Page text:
This same piece of information is detailed in the regimental history but it is written so that it seems that he went back into battle grabbing the bread and the cartridge belt on the same day as his rescue, not several days later. The Regimental History states that he took the gun and belt from a wounded comrade, a Corporal Burke who had his leg amputated, not a dead comrade. I have copies of letters written by James and his brother Abner after the war, which indicate that he was in the field hospital at Gettysburg where he and his brother met and talked after this incident and he was then transported to Philadelphia, where he recuperated.

NOTE: Further research into this incident  uncovered the story of what happened that day and the name of the other soldier and the wounded comrade. In a volume entitled "The Badge of Gallantry" by Joseph Mitchell, it is revealed that the other soldier was  J.J. Purman, who was a 1st lieutenant of Company "A". He tells of the charge across the wheatfield and the sudden reversal when the Confederates drove them back out of the woods and across the wheatfield. We now have a statement made by James Pipes himself as well, it is from the volume "Deeds of Valor" published in 1905 and compiled from actual letters written by the combatants many years after the war. There is also a longer version of Purman's account, written in 1911 for a Gettysburg Newspaper

Lieutenant Purman's accounts:

"When we emerged from the woods and were about to retreat across the wheatfield, the only man of my company whom I could see was Sergeant J. M. Pipes. At this moment we came across a comrade whom I did not know, wounded badly in the legs. He cried out, 'Comrades, carry me off!' I replied that we could not do that as the enemy was too close upon us, but we immediately noticed two rocks nearby suitable for protection from the enemy's fire, and I said to the Sergeant, 'Come help me and we will put him between these rocks.'   With the assistance of the Sergeant, I carried him and placed him between these rocks in an apparent place of safety. I remained with him long enough to straighten out his limbs and take his hand and say 'goodbye.' But this delay of a few minutes caused the enemy to gain upon me so much that it proved fatal to my intention of crossing the wheatfield and reaching our reserves on the opposite side. Within a few yards of me the enemy called out, 'Halt, you dammed Yankee, Halt!'  I did not obey this command and in consequence, a few moments later received a gunshot in my left leg below the knee, crushing both bones, and fell instantly to the ground, the enemy charging over me.  Unable to crawl off, I lay on the field all night and the next day, between the fires of both armies. About the middle of the afternoon of July 3rd I received a second gunshot wound passing through my right leg. Some time after this I was carried within the Confederate lines by Lieutenant Thomas P. Oliver, of the 24th Georgia and was given a canteen of water and placed in the edge of the woods under the shade of the trees... As a result of the wounds my left leg was amputated on the morning of July 4th and the strength and movement of my right leg was impaired. Since the war I have ascertained that the unknown comrade whose life I tried to save was John Buckley, of Company "B" and that he died from loss of blood and exposure before help could reach him."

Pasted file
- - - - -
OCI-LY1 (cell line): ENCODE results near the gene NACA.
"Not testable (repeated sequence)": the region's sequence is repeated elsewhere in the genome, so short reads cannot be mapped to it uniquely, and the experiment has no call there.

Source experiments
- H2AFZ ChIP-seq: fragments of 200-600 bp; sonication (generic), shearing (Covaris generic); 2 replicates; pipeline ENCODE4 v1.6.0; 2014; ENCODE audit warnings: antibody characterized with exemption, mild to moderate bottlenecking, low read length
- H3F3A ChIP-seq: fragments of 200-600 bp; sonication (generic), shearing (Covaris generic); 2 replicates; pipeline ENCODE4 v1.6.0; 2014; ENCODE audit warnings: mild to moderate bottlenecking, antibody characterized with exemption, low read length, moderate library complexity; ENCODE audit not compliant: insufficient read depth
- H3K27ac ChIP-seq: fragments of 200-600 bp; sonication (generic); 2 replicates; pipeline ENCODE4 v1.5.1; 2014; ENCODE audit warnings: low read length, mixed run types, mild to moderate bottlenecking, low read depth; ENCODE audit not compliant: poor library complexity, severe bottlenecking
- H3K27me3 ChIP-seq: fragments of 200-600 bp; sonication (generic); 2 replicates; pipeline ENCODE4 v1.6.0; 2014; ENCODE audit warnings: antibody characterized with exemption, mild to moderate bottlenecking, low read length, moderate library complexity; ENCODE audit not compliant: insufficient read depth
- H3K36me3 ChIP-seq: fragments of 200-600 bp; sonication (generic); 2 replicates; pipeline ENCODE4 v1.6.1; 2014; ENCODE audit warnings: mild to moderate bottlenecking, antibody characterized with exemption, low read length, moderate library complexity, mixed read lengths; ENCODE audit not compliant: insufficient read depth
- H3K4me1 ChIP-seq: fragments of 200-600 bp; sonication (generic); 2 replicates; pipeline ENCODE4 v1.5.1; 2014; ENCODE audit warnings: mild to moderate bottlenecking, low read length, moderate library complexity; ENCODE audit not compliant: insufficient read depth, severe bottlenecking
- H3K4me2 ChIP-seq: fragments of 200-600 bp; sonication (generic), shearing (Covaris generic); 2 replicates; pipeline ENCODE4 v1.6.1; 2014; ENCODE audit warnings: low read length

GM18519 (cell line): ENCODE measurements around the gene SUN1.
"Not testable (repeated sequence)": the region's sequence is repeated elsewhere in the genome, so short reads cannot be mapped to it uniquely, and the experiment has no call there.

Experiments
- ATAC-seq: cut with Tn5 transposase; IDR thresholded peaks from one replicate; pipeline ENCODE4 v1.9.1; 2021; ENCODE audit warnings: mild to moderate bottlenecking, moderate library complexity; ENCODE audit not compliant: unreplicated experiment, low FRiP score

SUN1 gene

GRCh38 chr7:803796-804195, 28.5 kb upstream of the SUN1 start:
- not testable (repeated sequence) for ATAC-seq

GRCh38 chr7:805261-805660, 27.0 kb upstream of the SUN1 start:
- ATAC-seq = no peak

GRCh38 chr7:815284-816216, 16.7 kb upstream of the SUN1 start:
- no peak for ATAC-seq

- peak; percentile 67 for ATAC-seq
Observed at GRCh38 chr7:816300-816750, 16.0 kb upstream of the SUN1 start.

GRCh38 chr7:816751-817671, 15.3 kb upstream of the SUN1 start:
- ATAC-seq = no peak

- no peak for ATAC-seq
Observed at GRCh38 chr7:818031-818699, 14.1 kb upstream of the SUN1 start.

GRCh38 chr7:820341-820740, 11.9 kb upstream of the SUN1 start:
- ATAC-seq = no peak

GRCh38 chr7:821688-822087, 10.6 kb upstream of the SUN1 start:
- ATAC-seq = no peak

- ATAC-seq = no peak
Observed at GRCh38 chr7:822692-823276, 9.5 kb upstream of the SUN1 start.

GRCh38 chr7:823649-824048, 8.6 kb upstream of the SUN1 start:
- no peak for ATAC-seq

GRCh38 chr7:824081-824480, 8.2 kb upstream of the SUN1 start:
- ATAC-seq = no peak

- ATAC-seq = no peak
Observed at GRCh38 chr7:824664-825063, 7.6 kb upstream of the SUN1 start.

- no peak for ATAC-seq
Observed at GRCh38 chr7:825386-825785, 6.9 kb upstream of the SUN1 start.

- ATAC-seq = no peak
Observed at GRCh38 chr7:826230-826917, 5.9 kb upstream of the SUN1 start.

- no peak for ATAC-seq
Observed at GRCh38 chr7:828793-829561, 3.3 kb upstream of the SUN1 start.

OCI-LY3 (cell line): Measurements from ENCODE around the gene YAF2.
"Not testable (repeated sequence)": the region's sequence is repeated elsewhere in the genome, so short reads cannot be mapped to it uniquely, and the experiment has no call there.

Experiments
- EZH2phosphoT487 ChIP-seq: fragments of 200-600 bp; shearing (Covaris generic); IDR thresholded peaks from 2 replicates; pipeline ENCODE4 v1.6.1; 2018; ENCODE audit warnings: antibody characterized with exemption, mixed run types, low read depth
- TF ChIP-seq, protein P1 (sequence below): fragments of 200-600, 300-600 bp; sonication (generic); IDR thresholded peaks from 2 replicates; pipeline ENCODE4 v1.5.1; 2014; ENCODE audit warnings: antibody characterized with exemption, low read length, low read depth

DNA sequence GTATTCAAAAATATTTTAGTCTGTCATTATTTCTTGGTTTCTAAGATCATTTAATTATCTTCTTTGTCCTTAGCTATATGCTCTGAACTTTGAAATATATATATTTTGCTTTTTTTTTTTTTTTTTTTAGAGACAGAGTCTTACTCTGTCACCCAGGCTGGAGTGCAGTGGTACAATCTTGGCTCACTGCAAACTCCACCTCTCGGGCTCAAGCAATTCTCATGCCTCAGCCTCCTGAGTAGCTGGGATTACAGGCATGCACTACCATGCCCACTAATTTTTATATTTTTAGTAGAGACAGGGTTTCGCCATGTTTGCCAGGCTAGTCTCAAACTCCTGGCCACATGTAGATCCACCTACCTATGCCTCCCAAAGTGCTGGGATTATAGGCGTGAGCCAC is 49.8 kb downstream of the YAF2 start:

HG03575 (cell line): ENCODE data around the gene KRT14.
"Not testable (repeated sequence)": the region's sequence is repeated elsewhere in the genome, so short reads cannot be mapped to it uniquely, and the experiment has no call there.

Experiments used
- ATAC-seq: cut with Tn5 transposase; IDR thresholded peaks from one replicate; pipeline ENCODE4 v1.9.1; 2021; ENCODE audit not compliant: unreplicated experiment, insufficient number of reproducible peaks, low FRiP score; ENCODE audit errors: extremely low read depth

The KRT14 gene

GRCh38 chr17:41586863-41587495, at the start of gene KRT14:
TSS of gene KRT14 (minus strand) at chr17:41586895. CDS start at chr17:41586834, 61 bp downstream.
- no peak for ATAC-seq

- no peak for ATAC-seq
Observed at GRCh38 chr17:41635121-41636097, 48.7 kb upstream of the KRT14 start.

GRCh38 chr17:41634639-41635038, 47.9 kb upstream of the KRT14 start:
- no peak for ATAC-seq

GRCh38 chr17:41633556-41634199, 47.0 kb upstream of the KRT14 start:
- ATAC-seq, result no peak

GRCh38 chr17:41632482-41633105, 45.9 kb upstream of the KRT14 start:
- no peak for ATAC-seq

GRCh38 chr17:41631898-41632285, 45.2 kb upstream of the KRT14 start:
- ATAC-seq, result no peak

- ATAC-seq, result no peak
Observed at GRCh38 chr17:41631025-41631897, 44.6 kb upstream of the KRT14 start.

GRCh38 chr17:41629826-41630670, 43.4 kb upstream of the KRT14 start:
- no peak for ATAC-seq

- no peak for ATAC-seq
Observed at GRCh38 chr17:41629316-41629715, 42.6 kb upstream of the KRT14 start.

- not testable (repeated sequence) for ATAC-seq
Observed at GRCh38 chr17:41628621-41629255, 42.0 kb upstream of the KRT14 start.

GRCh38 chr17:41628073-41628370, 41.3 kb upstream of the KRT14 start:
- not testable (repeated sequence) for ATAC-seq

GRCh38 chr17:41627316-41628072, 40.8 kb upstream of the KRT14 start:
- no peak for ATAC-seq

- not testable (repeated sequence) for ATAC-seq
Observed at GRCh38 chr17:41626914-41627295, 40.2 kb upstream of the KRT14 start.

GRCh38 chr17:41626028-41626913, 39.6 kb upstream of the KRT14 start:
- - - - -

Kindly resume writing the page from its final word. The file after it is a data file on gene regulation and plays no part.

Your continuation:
(J.J. Purman wrote this account many years after the war, and at the time was living at 1435 Chapin St N.W. in Washington D.C. and he attached the title M.D. to his name. He earned the Doctor's title after the war at Waynesburg College in Greene County, Pa.)

Purman's August 1911 Account of The Actions as Published in the Gettysburg Compiler Newspaper 

James Milton Pipes wrote the following statement to the compilers of the volume "Deeds of Valor" concerning his action at Gettysburg and at Reams Station sometime between 1898 and 1905. From the content it appears that the original statement may have been edited somewhat to fit the intent of the book.

James Milton Pipes' Account:

"On the afternoon of July 2, 1863, our brigade charged across a wheat field and engaged the enemy in the woods south of it. Taking advantage of our exposed position far in advance of our line, the enemy, under General Longstreet, poured a deadly fire upon our flank. Our little brigade had lost more than half its men and nearly all its officers, and had begun to waver and fall back before I could fully realize the situation. Standing at the right of my company, a step or two in front, firing as rapidly as I could, I saw that most of our men were getting across the field toward the main line, while the Twenty-fourth Georgia Infantry, crossing from the woods, was close upon us. Lieutenant J. J. Purman, of my company, was standing near me"

" The question confronted us: 'shall we be captured or take the slim chance of crossing that field ?' Of course we took the chance. We had hardly started when a wounded comrade pleaded to be taken off the field, as he could not rise. The rebels, who were very close upon us, called: 'Halt, you damned Yankees, halt.' We however, carried this comrade some thirty or forty steps and placed him behind some large boulders where he would have protection from the fire from both sides, and from being trampled upon."